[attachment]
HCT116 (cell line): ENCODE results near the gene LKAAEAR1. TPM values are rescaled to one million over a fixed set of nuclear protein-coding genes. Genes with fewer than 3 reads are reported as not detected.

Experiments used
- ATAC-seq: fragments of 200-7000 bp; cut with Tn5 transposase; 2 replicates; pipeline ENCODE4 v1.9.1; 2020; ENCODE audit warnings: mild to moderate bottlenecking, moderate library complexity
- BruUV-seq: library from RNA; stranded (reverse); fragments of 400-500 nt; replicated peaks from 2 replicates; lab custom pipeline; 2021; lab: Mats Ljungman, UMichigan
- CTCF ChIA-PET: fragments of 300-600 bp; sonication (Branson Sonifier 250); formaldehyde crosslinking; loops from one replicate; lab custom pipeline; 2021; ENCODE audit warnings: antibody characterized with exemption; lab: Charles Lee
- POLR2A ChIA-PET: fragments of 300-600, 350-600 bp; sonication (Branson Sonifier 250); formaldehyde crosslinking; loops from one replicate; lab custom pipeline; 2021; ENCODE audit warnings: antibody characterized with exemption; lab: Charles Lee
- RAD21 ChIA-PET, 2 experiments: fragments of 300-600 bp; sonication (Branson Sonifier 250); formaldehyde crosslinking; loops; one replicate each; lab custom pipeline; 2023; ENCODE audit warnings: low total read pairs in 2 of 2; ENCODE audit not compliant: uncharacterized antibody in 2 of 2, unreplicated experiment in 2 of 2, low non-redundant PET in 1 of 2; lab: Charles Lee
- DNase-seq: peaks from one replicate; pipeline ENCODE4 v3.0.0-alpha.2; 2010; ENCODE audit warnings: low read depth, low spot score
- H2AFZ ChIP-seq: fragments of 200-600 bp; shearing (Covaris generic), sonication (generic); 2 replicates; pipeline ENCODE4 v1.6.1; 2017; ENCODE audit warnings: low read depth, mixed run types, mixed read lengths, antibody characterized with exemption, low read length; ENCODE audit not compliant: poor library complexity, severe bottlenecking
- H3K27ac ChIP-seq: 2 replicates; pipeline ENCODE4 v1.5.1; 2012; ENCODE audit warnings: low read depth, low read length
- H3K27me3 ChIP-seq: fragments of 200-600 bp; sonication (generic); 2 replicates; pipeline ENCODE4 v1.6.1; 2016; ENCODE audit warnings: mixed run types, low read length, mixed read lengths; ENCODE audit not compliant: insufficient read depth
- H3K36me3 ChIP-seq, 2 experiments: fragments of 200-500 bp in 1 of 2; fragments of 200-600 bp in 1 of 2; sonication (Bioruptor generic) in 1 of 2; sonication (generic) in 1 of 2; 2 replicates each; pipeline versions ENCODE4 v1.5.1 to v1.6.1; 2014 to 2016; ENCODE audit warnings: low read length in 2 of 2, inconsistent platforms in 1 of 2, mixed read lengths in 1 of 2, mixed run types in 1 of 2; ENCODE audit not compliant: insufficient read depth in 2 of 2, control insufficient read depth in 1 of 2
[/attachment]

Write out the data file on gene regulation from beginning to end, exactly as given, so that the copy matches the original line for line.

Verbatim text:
HCT116 (cell line): ENCODE results near the gene LKAAEAR1. TPM values are rescaled to one million over a fixed set of nuclear protein-coding genes. Genes with fewer than 3 reads are reported as not detected.

Experiments used
- ATAC-seq: fragments of 200-7000 bp; cut with Tn5 transposase; 2 replicates; pipeline ENCODE4 v1.9.1; 2020; ENCODE audit warnings: mild to moderate bottlenecking, moderate library complexity
- BruUV-seq: library from RNA; stranded (reverse); fragments of 400-500 nt; replicated peaks from 2 replicates; lab custom pipeline; 2021; lab: Mats Ljungman, UMichigan
- CTCF ChIA-PET: fragments of 300-600 bp; sonication (Branson Sonifier 250); formaldehyde crosslinking; loops from one replicate; lab custom pipeline; 2021; ENCODE audit warnings: antibody characterized with exemption; lab: Charles Lee
- POLR2A ChIA-PET: fragments of 300-600, 350-600 bp; sonication (Branson Sonifier 250); formaldehyde crosslinking; loops from one replicate; lab custom pipeline; 2021; ENCODE audit warnings: antibody characterized with exemption; lab: Charles Lee
- RAD21 ChIA-PET, 2 experiments: fragments of 300-600 bp; sonication (Branson Sonifier 250); formaldehyde crosslinking; loops; one replicate each; lab custom pipeline; 2023; ENCODE audit warnings: low total read pairs in 2 of 2; ENCODE audit not compliant: uncharacterized antibody in 2 of 2, unreplicated experiment in 2 of 2, low non-redundant PET in 1 of 2; lab: Charles Lee
- DNase-seq: peaks from one replicate; pipeline ENCODE4 v3.0.0-alpha.2; 2010; ENCODE audit warnings: low read depth, low spot score
- H2AFZ ChIP-seq: fragments of 200-600 bp; shearing (Covaris generic), sonication (generic); 2 replicates; pipeline ENCODE4 v1.6.1; 2017; ENCODE audit warnings: low read depth, mixed run types, mixed read lengths, antibody characterized with exemption, low read length; ENCODE audit not compliant: poor library complexity, severe bottlenecking
- H3K27ac ChIP-seq: 2 replicates; pipeline ENCODE4 v1.5.1; 2012; ENCODE audit warnings: low read depth, low read length
- H3K27me3 ChIP-seq: fragments of 200-600 bp; sonication (generic); 2 replicates; pipeline ENCODE4 v1.6.1; 2016; ENCODE audit warnings: mixed run types, low read length, mixed read lengths; ENCODE audit not compliant: insufficient read depth
- H3K36me3 ChIP-seq, 2 experiments: fragments of 200-500 bp in 1 of 2; fragments of 200-600 bp in 1 of 2; sonication (Bioruptor generic) in 1 of 2; sonication (generic) in 1 of 2; 2 replicates each; pipeline versions ENCODE4 v1.5.1 to v1.6.1; 2014 to 2016; ENCODE audit warnings: low read length in 2 of 2, inconsistent platforms in 1 of 2, mixed read lengths in 1 of 2, mixed run types in 1 of 2; ENCODE audit not compliant: insufficient read depth in 2 of 2, control insufficient read depth in 1 of 2